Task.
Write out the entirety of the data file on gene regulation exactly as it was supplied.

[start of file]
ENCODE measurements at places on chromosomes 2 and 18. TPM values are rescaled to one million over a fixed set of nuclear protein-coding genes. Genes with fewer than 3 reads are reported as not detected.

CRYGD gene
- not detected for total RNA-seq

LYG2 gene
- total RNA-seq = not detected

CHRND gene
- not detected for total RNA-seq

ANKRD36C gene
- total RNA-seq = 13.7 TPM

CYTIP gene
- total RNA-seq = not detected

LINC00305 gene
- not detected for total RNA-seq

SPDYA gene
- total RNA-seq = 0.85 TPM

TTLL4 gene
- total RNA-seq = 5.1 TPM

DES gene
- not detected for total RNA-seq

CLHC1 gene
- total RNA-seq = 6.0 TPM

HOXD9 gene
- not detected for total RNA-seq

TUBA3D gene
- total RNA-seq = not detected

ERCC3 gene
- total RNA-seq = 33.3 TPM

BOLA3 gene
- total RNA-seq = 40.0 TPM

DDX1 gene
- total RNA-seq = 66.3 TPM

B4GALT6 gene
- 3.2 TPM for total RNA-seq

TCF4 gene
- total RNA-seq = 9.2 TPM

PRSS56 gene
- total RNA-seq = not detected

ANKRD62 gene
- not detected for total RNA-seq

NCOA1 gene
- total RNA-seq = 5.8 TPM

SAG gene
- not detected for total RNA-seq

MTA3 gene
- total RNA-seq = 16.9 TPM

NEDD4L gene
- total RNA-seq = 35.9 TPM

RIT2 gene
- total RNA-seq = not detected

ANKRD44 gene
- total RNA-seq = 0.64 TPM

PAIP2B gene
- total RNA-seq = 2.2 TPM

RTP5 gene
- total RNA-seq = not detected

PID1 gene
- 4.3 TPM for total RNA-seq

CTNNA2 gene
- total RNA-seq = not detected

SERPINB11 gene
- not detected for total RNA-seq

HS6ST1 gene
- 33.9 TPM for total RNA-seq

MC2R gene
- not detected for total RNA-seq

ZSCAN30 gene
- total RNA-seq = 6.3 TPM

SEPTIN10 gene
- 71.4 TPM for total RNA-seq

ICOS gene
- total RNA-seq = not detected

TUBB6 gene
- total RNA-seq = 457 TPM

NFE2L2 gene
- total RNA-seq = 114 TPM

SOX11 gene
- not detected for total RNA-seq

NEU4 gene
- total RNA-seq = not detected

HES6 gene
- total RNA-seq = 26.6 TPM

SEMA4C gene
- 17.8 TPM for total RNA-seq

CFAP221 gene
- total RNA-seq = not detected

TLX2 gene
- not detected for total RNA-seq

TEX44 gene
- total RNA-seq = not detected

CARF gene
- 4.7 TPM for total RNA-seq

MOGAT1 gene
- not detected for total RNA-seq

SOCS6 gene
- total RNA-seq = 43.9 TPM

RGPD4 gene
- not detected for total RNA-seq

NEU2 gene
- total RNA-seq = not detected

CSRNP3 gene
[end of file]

ENCODE measurements at places on chromosomes 2 and 18. TPM values are rescaled to one million over a fixed set of nuclear protein-coding genes. Genes with fewer than 3 reads are reported as not detected.

CRYGD gene
- not detected for total RNA-seq

LYG2 gene
- total RNA-seq = not detected

CHRND gene
- not detected for total RNA-seq

ANKRD36C gene
- total RNA-seq = 13.7 TPM

CYTIP gene
- total RNA-seq = not detected

LINC00305 gene
- not detected for total RNA-seq

SPDYA gene
- total RNA-seq = 0.85 TPM

TTLL4 gene
- total RNA-seq = 5.1 TPM

DES gene
- not detected for total RNA-seq

CLHC1 gene
- total RNA-seq = 6.0 TPM

HOXD9 gene
- not detected for total RNA-seq

TUBA3D gene
- total RNA-seq = not detected

ERCC3 gene
- total RNA-seq = 33.3 TPM

BOLA3 gene
- total RNA-seq = 40.0 TPM

DDX1 gene
- total RNA-seq = 66.3 TPM

B4GALT6 gene
- 3.2 TPM for total RNA-seq

TCF4 gene
- total RNA-seq = 9.2 TPM

PRSS56 gene
- total RNA-seq = not detected

ANKRD62 gene
- not detected for total RNA-seq

NCOA1 gene
- total RNA-seq = 5.8 TPM

SAG gene
- not detected for total RNA-seq

MTA3 gene
- total RNA-seq = 16.9 TPM

NEDD4L gene
- total RNA-seq = 35.9 TPM

RIT2 gene
- total RNA-seq = not detected

ANKRD44 gene
- total RNA-seq = 0.64 TPM

PAIP2B gene
- total RNA-seq = 2.2 TPM

RTP5 gene
- total RNA-seq = not detected

PID1 gene
- 4.3 TPM for total RNA-seq

CTNNA2 gene
- total RNA-seq = not detected

SERPINB11 gene
- not detected for total RNA-seq

HS6ST1 gene
- 33.9 TPM for total RNA-seq

MC2R gene
- not detected for total RNA-seq

ZSCAN30 gene
- total RNA-seq = 6.3 TPM

SEPTIN10 gene
- 71.4 TPM for total RNA-seq

ICOS gene
- total RNA-seq = not detected

TUBB6 gene
- total RNA-seq = 457 TPM

NFE2L2 gene
- total RNA-seq = 114 TPM

SOX11 gene
- not detected for total RNA-seq

NEU4 gene
- total RNA-seq = not detected

HES6 gene
- total RNA-seq = 26.6 TPM

SEMA4C gene
- 17.8 TPM for total RNA-seq

CFAP221 gene
- total RNA-seq = not detected

TLX2 gene
- not detected for total RNA-seq

TEX44 gene
- total RNA-seq = not detected

CARF gene
- 4.7 TPM for total RNA-seq

MOGAT1 gene
- not detected for total RNA-seq

SOCS6 gene
- total RNA-seq = 43.9 TPM

RGPD4 gene
- not detected for total RNA-seq

NEU2 gene
- total RNA-seq = not detected

CSRNP3 gene